The Anglican Church of Canada’s national office recorded two consecutive multi-million-dollar yearly surpluses in 2020 and 2021, for a combined total of just over $8 million, the church’s treasurer and chief financial officer has confirmed.
As reported to the Council of General Synod (CoGS) in March, General Synod netted an excess of revenue over expense of $3.6 million. But the corresponding figure for the previous year was also in the millions—just over $4.5 million, treasurer Amal Attia says.
The two figures added together approach the national office’s total spending in 2021, which was $8.5 million.
A 2020 financial statement was presented to CoGS in May 2021, but was not reported on by the Anglican Journal at the time. The CoGS session took place on the weekend immediately after then-acting editor Tali Folkins departed for a sabbatical leave, and immediately before then-editor Matthew Townsend returned from a two-month parental leave—and shortly before the sudden departure of both Townsend and staff writer Joelle Kidd over the sharing by church management of a draft article on sexual misconduct.
The church should plan to carefully steward the combined $8 million in revenue surplus and savings it accrued across 2020 and 2021, say two of its financial leaders. General Secretary Archdeacon Alan Perry and Attia caution that the pandemic years have offered a windfall that will not likely be repeated.
There’s no recent precedent for this, says Perry, noting that over the past couple of decades, the revenue for the church has been trending downward as congregations shrink. “Having a surplus of any kind is quite extraordinary. And especially of this size,” he says.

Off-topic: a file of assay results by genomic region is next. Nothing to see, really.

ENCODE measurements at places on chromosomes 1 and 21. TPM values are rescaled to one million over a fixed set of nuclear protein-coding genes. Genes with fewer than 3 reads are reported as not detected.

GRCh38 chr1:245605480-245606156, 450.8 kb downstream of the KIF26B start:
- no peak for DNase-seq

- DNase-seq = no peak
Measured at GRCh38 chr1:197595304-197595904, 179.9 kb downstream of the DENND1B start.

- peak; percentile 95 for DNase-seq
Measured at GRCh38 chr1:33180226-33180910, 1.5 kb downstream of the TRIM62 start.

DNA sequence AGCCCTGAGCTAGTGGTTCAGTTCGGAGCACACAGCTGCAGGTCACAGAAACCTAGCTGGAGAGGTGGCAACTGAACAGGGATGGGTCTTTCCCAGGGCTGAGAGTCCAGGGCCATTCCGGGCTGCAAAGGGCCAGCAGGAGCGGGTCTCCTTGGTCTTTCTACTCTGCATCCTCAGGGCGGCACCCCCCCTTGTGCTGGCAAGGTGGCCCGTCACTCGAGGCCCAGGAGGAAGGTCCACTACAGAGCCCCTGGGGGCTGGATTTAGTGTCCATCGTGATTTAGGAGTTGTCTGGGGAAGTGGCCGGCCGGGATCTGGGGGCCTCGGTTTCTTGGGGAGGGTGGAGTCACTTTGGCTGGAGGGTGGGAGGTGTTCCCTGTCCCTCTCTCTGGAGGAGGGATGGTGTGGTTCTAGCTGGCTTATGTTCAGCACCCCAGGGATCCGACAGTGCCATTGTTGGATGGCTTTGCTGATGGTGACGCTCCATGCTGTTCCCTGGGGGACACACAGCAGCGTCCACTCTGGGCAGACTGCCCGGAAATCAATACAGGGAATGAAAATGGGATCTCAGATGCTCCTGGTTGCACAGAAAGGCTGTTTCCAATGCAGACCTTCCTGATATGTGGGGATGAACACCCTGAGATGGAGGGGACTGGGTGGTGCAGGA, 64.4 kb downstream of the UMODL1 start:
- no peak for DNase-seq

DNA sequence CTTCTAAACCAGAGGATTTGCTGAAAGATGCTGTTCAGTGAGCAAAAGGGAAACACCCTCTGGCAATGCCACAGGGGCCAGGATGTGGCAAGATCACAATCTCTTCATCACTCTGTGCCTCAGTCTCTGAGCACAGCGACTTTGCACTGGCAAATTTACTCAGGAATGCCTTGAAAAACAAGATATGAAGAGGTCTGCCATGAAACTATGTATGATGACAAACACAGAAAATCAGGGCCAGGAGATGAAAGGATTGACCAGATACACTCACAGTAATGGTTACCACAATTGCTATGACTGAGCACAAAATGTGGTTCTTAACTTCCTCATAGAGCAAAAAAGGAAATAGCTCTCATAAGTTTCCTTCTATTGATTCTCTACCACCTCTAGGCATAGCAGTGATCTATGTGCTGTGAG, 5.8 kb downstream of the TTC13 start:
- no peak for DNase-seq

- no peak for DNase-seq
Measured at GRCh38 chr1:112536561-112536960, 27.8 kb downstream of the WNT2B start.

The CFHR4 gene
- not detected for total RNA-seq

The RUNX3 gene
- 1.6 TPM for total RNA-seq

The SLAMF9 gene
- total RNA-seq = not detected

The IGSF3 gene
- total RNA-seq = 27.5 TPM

The surplus should not be taken as a reversal of that downward trend, Perry says. Rather, it represents a couple of key factors that set the pandemic years apart. The first is a substantial savings on money the church normally sets aside for travel expenses as clergy and lay leaders travel for ministry and church governance. When the pandemic postponed some of those meetings and moved others online, the church saved money.
The other major component is that the past few years have been unusually successful for the church’s investments, which increased in value by about $6 million over the course of their eight-year maturation period, says Attia. Some of that comes to the church in the form of capital gains, she says, but the majority of it doesn’t come back in cash until and unless the church decides to sell those investments. As a result, much of that $6 million is in the value of the stocks the church holds, not money it has at its disposal.
“The market as a whole is volatile—it’s not up to us,” says Attia. “I truly believe we should be careful with how we’re spending.”
Taking into consideration this volatility and the broader downward trend in revenue, Perry says he thinks it’s unlikely the church will consider putting the surplus toward new projects.
“What we can’t do with a finite amount of money is start an infinite use of it. For example, if we wanted to a new ongoing program or hire a new person who we would employ forever, that would use that money up in a year. Well, what do we do the next year?” he says.
The more likely outcome, he says, is storing the money in the church’s contingency fund for other unforeseeable circumstances.
“What we can’t predict is what kind of contingencies will come up in the future,” he says. “That’s the point of having a contingency fund; it’s a rainy day fund. It will rain eventually. We just can’t know how much.”
The final decision on how to use the funds will be up to CoGS to decide on once the church’s financial management team proposes a budget for 2023.
“I can’t predict what CoGS is going to determine. What I can say is that it’s unlikely to see a sort of spending spree to use up the money,” says Perry. With a continued surplus far from guaranteed, “the 2023 budget will have to be very prudent,” he adds.